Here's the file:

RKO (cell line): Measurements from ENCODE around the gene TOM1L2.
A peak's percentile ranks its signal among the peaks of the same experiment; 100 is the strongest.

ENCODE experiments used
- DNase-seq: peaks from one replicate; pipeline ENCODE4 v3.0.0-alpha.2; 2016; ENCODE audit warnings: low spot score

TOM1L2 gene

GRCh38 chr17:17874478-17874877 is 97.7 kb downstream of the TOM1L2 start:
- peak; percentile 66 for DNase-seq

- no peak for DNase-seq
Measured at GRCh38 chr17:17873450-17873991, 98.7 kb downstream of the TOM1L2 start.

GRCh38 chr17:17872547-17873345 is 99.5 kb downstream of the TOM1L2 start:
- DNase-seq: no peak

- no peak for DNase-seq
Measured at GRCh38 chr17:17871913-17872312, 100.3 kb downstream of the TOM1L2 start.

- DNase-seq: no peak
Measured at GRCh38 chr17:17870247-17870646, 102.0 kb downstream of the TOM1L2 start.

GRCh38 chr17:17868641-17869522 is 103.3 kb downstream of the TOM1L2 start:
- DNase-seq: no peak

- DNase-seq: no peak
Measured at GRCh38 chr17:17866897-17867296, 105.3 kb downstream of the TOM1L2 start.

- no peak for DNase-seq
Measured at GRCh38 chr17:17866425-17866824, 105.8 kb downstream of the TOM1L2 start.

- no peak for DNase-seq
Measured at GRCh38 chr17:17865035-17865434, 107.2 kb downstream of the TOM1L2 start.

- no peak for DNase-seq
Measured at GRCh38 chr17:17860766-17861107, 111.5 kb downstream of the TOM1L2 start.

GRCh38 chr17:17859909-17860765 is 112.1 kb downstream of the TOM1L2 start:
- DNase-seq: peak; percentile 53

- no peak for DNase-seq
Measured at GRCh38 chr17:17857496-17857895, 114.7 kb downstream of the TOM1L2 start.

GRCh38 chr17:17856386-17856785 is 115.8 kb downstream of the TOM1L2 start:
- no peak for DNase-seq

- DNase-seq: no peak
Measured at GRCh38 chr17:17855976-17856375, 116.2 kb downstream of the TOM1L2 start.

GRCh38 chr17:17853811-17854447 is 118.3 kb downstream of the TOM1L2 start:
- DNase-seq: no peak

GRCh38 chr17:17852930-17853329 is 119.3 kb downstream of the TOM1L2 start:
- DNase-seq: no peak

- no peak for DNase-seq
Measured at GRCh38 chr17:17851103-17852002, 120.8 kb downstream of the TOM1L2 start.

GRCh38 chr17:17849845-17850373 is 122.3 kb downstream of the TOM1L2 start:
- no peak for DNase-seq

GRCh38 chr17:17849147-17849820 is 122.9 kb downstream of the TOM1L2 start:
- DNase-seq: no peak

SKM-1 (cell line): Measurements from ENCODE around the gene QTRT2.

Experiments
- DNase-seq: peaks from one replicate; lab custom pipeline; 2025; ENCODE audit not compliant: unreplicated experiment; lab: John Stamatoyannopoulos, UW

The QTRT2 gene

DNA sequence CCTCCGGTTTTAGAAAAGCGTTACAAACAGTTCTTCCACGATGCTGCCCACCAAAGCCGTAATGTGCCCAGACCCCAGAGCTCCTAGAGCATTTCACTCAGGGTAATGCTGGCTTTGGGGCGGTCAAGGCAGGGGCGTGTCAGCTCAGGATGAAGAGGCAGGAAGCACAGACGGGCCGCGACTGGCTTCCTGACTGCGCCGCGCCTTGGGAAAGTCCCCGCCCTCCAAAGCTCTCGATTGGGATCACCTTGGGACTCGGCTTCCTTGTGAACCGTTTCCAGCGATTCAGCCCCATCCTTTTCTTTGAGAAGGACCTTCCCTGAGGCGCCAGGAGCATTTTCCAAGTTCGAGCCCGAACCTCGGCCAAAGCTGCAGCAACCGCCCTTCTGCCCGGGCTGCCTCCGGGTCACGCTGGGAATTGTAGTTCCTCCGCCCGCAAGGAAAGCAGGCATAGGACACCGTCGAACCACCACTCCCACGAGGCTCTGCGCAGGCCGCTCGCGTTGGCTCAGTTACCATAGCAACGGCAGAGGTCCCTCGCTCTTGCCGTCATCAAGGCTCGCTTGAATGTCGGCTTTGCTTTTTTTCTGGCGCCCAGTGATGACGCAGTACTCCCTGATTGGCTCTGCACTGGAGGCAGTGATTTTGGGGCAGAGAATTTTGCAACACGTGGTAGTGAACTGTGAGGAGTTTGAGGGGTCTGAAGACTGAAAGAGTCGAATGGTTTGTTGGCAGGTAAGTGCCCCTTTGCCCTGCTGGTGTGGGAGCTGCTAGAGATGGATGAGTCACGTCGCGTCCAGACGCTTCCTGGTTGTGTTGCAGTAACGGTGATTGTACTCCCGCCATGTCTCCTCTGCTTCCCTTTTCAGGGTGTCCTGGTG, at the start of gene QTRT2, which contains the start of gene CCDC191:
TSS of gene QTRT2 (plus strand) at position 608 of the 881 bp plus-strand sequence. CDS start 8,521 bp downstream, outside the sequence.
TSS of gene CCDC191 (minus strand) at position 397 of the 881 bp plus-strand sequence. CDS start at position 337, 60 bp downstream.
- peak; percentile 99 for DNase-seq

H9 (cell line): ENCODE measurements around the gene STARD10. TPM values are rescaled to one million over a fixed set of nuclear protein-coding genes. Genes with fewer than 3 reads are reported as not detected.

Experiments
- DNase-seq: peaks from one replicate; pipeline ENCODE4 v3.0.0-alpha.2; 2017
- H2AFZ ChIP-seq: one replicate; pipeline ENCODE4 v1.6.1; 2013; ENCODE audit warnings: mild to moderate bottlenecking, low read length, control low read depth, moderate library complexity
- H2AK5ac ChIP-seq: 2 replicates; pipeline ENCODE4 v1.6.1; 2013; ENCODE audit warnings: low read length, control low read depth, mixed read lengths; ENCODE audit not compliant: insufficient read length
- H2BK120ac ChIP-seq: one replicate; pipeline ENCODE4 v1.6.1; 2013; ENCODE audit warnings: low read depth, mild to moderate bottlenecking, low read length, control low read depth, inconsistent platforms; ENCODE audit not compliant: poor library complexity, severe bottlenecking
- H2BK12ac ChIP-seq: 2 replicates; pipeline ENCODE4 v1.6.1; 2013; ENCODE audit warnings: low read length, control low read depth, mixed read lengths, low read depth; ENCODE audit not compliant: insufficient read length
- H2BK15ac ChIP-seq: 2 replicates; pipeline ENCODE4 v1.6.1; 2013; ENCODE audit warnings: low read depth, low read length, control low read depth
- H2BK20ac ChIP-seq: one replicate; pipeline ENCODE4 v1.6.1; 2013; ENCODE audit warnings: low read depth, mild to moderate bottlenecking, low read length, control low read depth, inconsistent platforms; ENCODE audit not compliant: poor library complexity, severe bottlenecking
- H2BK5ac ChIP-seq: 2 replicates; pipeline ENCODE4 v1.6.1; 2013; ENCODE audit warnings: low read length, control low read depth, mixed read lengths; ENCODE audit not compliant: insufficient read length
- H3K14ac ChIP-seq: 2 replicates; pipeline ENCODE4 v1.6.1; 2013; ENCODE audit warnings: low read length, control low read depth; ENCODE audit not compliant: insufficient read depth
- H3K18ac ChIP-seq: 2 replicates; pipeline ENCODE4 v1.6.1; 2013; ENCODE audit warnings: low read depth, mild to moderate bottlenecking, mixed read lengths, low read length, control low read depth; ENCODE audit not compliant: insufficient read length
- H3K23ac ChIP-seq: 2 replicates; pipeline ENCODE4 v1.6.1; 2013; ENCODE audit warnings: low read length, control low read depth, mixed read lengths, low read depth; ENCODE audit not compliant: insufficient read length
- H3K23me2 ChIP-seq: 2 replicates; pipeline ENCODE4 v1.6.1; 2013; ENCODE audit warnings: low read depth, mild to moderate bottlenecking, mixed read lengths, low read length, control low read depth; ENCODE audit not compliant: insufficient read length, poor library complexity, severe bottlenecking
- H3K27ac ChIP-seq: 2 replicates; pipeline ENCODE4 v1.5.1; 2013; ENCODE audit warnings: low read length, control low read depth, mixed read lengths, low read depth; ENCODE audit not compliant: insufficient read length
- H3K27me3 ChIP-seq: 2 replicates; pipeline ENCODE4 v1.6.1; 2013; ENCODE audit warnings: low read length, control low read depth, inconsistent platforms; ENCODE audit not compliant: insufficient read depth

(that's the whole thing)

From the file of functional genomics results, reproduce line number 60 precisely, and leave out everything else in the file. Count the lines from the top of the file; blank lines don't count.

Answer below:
- H2BK20ac ChIP-seq: one replicate; pipeline ENCODE4 v1.6.1; 2013; ENCODE audit warnings: low read depth, mild to moderate bottlenecking, low read length, control low read depth, inconsistent platforms; ENCODE audit not compliant: poor library complexity, severe bottlenecking